Diffusion of Agricultural Information within Social Networks: Evidence on Gender Inequalities from Mali
Andrew Dillan, Assistant Professor, Agricultural, Food, and Resource Economics, Michigan State University will discuss his research on how social networks are an important mechanism for diffusing information when formal institutions are missing. There may be distributional consequences from targeting only central nodes in a network. After implementing a social network census, one of three village-level treatments determined which treated nodes in the village received information about composting: random assignment, nodes with the highest degree, or nodes with high betweenness. We find information diffusion declines with social distance, suggesting frictions in the diffusion of information, but aggregate knowledge about the technology did not differ across targeting strategies. However, targeting nodes using betweeness measures in village-level networks does exclude less-connected nodes from new information. Women farmers are less likely to receive information when betweeness centrality is used in targeting, suggesting there are important gender differences in the social learning process.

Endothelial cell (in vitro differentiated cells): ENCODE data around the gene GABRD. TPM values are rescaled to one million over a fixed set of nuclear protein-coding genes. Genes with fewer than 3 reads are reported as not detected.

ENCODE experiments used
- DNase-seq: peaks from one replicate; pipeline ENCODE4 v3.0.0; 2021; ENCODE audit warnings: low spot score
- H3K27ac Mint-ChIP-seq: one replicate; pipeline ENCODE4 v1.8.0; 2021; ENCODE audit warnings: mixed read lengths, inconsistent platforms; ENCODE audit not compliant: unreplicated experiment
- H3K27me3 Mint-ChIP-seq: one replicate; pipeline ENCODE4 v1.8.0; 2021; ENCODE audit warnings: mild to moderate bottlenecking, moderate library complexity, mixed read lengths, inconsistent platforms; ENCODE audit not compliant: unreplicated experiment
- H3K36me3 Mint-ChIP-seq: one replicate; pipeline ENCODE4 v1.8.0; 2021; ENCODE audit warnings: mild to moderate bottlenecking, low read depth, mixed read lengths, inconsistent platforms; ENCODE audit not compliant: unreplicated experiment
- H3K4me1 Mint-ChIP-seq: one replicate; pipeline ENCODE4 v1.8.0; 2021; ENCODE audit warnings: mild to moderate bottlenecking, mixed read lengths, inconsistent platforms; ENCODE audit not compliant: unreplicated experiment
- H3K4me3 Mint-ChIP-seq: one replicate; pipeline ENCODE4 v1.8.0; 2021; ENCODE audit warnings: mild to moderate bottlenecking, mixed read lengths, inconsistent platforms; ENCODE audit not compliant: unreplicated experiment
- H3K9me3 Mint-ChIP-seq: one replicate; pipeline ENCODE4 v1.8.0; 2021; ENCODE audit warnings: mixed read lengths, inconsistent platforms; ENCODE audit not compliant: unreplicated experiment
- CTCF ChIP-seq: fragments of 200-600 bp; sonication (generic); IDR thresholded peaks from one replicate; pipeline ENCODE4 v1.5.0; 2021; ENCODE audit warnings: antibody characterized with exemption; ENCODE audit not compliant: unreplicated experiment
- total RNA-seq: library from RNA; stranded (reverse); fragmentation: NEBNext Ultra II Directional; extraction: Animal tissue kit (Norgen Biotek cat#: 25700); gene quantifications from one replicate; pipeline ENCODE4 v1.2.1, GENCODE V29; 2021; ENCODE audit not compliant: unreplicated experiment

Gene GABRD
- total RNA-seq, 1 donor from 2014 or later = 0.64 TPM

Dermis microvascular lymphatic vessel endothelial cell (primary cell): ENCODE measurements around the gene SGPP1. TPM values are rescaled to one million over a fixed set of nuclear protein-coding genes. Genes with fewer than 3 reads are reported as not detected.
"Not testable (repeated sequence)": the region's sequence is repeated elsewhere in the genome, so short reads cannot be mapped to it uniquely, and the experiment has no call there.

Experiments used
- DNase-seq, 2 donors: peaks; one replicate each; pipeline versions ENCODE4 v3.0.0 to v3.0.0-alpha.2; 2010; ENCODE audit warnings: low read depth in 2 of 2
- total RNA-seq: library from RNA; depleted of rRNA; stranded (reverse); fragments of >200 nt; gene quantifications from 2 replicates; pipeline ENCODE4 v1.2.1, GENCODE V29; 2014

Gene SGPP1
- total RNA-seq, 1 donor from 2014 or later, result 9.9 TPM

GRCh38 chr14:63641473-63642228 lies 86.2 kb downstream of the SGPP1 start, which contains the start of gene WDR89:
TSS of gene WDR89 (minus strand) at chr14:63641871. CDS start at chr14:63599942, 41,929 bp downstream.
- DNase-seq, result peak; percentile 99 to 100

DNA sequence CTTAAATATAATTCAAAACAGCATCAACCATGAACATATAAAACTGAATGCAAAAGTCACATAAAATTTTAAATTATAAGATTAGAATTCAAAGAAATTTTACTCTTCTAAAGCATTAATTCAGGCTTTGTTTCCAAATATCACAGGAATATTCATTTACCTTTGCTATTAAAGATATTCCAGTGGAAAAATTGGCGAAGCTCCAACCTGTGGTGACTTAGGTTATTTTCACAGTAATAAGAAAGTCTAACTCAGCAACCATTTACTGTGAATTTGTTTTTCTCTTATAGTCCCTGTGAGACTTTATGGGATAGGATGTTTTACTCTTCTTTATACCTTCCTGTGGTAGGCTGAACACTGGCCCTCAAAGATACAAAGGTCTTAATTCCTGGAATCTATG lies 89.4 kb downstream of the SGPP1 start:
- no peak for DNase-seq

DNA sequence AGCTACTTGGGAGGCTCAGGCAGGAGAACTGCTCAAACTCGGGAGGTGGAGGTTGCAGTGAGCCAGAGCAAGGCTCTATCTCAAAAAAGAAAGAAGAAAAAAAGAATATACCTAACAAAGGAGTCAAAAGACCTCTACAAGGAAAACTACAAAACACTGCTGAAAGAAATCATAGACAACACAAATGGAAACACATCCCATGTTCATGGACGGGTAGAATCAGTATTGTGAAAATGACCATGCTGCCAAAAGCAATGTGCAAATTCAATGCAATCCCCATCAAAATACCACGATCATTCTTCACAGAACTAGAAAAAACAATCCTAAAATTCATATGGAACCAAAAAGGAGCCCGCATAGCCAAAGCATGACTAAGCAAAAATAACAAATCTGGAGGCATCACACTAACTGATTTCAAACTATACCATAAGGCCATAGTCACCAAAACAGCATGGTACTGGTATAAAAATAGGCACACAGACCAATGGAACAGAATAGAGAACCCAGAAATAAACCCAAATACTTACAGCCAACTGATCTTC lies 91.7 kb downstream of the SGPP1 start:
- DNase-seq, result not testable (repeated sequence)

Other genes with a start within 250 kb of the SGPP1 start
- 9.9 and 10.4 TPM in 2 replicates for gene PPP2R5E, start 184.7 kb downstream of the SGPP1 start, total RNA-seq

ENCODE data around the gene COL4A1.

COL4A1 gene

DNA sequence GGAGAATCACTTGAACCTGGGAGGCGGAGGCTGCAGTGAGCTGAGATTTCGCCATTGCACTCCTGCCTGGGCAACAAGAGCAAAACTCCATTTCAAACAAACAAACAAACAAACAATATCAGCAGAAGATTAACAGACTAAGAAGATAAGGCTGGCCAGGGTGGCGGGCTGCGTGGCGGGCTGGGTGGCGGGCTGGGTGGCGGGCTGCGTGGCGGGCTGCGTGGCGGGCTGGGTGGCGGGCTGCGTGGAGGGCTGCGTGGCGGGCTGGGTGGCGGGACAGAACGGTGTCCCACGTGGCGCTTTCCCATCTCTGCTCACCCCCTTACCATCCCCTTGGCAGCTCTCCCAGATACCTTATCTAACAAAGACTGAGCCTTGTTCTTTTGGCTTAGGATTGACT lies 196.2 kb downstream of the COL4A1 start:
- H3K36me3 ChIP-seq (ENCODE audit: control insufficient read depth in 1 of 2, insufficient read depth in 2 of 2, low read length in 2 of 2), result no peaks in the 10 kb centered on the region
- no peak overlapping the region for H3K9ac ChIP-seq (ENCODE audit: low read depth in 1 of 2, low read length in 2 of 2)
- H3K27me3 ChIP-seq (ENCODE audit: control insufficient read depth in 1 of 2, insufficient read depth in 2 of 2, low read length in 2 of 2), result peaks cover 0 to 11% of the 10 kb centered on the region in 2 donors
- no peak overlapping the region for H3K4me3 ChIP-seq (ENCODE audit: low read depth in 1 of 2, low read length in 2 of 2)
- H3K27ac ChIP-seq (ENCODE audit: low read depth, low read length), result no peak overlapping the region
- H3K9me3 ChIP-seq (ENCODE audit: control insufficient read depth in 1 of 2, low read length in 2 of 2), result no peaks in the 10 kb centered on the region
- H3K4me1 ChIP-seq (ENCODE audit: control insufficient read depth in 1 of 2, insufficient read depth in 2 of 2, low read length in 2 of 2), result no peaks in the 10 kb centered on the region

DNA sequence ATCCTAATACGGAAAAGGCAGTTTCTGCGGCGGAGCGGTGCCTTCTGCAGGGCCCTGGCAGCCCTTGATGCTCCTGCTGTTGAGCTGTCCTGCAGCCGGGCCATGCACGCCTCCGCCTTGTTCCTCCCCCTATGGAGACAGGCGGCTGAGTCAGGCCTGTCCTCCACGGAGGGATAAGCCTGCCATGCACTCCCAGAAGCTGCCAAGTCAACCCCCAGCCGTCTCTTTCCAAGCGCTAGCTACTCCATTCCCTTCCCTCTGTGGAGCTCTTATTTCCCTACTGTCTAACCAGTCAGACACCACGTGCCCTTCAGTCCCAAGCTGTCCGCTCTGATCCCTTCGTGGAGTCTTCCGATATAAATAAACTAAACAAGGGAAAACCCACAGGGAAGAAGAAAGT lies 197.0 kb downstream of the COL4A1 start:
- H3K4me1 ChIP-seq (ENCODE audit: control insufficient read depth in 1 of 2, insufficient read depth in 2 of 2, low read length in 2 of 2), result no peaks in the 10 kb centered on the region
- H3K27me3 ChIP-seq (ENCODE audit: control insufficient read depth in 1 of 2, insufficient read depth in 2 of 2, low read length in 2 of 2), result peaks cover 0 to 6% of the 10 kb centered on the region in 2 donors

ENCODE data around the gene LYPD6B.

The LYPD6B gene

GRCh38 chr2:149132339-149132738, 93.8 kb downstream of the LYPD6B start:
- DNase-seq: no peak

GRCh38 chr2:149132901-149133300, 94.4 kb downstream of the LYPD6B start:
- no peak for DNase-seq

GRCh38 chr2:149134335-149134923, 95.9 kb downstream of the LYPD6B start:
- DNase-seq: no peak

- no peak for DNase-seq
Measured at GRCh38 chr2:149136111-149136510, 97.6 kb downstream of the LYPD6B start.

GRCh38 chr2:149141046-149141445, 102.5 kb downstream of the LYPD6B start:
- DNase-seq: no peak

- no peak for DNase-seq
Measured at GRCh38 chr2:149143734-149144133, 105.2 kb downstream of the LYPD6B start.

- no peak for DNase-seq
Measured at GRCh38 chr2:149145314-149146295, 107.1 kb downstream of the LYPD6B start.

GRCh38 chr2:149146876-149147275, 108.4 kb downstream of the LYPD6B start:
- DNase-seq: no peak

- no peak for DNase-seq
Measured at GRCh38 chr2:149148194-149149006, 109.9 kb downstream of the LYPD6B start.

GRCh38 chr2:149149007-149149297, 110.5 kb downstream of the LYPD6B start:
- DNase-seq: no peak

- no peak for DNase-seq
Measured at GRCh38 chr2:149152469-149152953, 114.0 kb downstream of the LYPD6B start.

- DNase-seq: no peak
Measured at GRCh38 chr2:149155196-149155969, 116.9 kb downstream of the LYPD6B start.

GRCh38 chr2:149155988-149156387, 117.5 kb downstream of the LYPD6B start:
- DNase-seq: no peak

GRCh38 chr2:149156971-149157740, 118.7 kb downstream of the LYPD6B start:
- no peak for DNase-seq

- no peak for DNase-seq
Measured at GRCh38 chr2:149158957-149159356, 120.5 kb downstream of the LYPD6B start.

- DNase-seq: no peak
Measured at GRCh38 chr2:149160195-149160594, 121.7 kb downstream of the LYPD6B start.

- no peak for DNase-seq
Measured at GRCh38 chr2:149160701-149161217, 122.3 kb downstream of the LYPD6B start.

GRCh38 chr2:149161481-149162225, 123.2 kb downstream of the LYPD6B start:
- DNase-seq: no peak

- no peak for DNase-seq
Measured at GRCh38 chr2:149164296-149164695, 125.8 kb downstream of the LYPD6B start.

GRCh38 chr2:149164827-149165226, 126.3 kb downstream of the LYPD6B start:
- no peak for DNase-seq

Location: Room 250A, Agricultural Administration (2120 Fyffe Road, Columbus, OH 43210). You can also attend via webinar.